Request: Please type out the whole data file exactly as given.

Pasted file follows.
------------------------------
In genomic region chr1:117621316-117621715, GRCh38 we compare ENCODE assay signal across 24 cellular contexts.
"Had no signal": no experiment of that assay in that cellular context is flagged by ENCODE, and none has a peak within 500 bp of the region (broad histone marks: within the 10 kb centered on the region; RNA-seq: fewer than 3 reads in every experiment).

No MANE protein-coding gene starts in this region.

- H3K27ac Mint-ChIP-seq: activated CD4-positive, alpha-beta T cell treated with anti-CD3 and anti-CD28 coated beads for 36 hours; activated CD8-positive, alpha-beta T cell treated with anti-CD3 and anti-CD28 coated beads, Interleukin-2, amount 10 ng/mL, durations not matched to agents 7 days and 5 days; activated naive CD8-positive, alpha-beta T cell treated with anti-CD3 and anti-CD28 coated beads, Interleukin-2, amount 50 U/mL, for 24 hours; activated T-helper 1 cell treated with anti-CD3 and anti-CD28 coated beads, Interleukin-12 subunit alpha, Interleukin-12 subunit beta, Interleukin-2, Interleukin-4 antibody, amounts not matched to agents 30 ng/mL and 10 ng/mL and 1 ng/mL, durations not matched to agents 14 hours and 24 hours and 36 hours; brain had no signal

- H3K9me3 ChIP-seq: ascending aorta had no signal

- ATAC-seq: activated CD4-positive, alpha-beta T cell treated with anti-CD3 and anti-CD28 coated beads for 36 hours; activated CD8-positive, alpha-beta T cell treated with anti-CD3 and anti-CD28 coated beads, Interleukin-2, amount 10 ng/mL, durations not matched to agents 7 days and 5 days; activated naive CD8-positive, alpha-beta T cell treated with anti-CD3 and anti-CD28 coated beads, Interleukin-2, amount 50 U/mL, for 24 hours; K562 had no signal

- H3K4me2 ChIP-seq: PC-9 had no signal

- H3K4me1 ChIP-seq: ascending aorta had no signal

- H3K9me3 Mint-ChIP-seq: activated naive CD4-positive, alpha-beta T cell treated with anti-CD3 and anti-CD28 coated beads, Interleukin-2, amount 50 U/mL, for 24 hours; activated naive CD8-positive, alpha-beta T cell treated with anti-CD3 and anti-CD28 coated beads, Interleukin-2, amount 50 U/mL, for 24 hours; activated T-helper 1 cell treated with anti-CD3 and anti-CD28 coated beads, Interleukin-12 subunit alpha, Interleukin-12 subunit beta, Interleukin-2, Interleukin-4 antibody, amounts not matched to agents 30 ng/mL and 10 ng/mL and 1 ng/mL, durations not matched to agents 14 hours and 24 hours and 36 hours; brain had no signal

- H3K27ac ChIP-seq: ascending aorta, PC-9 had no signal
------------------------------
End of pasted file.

In genomic region chr1:117621316-117621715, GRCh38 we compare ENCODE assay signal across 24 cellular contexts.
"Had no signal": no experiment of that assay in that cellular context is flagged by ENCODE, and none has a peak within 500 bp of the region (broad histone marks: within the 10 kb centered on the region; RNA-seq: fewer than 3 reads in every experiment).

No MANE protein-coding gene starts in this region.

- H3K27ac Mint-ChIP-seq: activated CD4-positive, alpha-beta T cell treated with anti-CD3 and anti-CD28 coated beads for 36 hours; activated CD8-positive, alpha-beta T cell treated with anti-CD3 and anti-CD28 coated beads, Interleukin-2, amount 10 ng/mL, durations not matched to agents 7 days and 5 days; activated naive CD8-positive, alpha-beta T cell treated with anti-CD3 and anti-CD28 coated beads, Interleukin-2, amount 50 U/mL, for 24 hours; activated T-helper 1 cell treated with anti-CD3 and anti-CD28 coated beads, Interleukin-12 subunit alpha, Interleukin-12 subunit beta, Interleukin-2, Interleukin-4 antibody, amounts not matched to agents 30 ng/mL and 10 ng/mL and 1 ng/mL, durations not matched to agents 14 hours and 24 hours and 36 hours; brain had no signal

- H3K9me3 ChIP-seq: ascending aorta had no signal

- ATAC-seq: activated CD4-positive, alpha-beta T cell treated with anti-CD3 and anti-CD28 coated beads for 36 hours; activated CD8-positive, alpha-beta T cell treated with anti-CD3 and anti-CD28 coated beads, Interleukin-2, amount 10 ng/mL, durations not matched to agents 7 days and 5 days; activated naive CD8-positive, alpha-beta T cell treated with anti-CD3 and anti-CD28 coated beads, Interleukin-2, amount 50 U/mL, for 24 hours; K562 had no signal

- H3K4me2 ChIP-seq: PC-9 had no signal

- H3K4me1 ChIP-seq: ascending aorta had no signal

- H3K9me3 Mint-ChIP-seq: activated naive CD4-positive, alpha-beta T cell treated with anti-CD3 and anti-CD28 coated beads, Interleukin-2, amount 50 U/mL, for 24 hours; activated naive CD8-positive, alpha-beta T cell treated with anti-CD3 and anti-CD28 coated beads, Interleukin-2, amount 50 U/mL, for 24 hours; activated T-helper 1 cell treated with anti-CD3 and anti-CD28 coated beads, Interleukin-12 subunit alpha, Interleukin-12 subunit beta, Interleukin-2, Interleukin-4 antibody, amounts not matched to agents 30 ng/mL and 10 ng/mL and 1 ng/mL, durations not matched to agents 14 hours and 24 hours and 36 hours; brain had no signal

- H3K27ac ChIP-seq: ascending aorta, PC-9 had no signal